Wednesday, October 1, 2008

Like lambs to the slaughter...

For the past month and a bit, once a week I have been running an after-school basic digital literacy class. It is doubtful that the irony of me, an example of computer-ineptness at its finest, actually teaching anything to do with those plastic boxes is lost on anyone, least of all myself, but here we are. So far it has been going really well. The size of the group varies from week to week, sometimes upwards of thirty, others closer to three. Although I am fully aware that teachers – like parents – are not supposed to have favorites, I may have a few of my own. The computer class is composed of students from a variety of classes and grades, including each of mine.

Three young men from my Grade 11 class are the most consistent attendees of the computer class, all very eager and keen to learn as much as possible in the computer class, just as they are in English class as well. In the lesson where we set up email addresses they could not stop smiling. These three may be my favorites.

Last week was the last week of school before break, and as the norm, a notoriously low-attendanced time of the year. The turnout for the class was meager, more specifically, my three little stars were there alone. As the computer lab we usually have used was being renovated in preparation its big unveiling later in the week (more on that to follow), and students were writing an exam in the other, I opted to use an empty classroom and to change the lesson plan somewhat.

Earlier in the week, one of these three students had asked me for help with his CV. So we sat down and talked curriculum vitae. As none of them have ever had a job before, there was not much to list in that department. When we came to volunteer work, they were equally at a loss. I asked they what did when they weren’t at school. Other than watch TV, they said they played sports, and participated in their youth groups. I asked if any of them coached sports, and what sort of youth groups they were part of. One of them did indeed coach a sports team and all three were involved in youth groups related to their churches.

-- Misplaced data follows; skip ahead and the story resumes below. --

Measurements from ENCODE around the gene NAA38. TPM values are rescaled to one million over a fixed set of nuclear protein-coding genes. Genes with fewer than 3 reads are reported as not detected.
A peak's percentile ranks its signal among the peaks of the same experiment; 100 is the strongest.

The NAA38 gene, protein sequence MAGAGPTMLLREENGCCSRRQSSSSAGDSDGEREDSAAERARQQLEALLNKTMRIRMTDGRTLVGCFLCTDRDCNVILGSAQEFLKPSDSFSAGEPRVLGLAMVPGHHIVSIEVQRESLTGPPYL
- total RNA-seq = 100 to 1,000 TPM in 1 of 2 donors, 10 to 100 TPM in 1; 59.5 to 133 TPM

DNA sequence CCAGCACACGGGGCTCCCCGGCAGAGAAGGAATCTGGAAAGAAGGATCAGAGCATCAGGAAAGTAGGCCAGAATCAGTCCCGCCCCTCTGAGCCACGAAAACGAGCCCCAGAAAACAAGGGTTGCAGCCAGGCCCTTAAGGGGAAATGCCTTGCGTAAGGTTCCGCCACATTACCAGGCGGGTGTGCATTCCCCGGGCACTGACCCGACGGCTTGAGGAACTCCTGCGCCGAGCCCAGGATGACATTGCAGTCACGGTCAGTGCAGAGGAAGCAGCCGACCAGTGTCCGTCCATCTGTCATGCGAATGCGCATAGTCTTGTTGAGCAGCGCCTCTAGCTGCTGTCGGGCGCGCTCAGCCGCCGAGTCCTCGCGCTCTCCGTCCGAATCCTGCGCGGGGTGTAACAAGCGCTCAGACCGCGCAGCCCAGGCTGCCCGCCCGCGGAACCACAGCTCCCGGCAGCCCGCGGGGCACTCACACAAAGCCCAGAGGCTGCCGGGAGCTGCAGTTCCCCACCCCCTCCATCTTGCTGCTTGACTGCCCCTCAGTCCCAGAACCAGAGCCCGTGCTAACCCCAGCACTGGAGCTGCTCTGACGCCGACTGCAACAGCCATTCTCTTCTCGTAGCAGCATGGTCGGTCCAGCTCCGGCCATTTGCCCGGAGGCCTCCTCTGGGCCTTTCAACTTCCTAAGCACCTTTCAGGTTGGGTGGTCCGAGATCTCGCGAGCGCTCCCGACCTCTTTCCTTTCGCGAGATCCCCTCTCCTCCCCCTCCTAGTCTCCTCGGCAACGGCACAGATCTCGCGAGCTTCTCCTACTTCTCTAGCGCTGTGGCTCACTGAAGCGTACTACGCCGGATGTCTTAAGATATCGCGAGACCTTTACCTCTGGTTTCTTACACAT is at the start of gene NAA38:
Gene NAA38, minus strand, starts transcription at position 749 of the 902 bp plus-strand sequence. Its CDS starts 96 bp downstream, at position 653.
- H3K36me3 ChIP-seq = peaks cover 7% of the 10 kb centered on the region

The conversation then snowballed into a particularly interesting discussion on religion. All three young men are Christian, though each belongs to a different denomination, none of which I had heard of before. Not wanting to pry, I asked very surface-level questions about their beliefs, and let them tell me what they wanted to. They asked me about my beliefs, and what church I belonged to. I told them that while I have been baptized as a Roman Catholic, growing up and today my church attendance has been generally limited to the big holidays (much to my devoutly religious Grandmother’s chagrin).

Then they asked me about religion in Canada, and the role it plays in people’s lives. As previously mentioned, religion has a large role of the day to day lives of the communities in which my students and colleagues live, with Christianity being the overwhelmingly dominant faith.

I talked about the religious diversity of Canada and in particular Toronto, and how we have such a cornucopia (say it with me now – cor-nu-co-pia) of people of different beliefs living together.

‘So Miss, you wouldn’t ever slaughter a sheep to celebrate an important event?’ They asked me next.

I attempted to broadly explain the Western world’s take on this sort of thing (the physical slaughter of animals for religious or cultural purposes, not to be confused with those animals who are slaughtered for human consumption, particularly on religious holidays - although in writing this now I find myself confused as to why and how the two differ). I also touched on groups like People for the Ethical Treatment of Animals (PETA), and the importance of respecting the laws of the land. This then bled into an analogy on Female Genital Mutilation being practiced in Canada by Sudanese immigrants and the uproar that it created. Little did I know at the time that none of them were familiar with what FGM is. Oops.

In any case, the conversation was an interesting reminder of some of the stark cultural differences that exist between their lives and my own, or more specifically the social/religious mores and attitudes that are commonplace in and unique to each of our home environments.

Oh and I received an invitation to the next sheep-slaughtering ceremony that any of them attend.

1 comment:

raqueld said...

ive been reading your blog for a school project on education without borders. i live in canada. its really interesting to see how everything is so different in other countries!! keep up your blog, i really like it. :)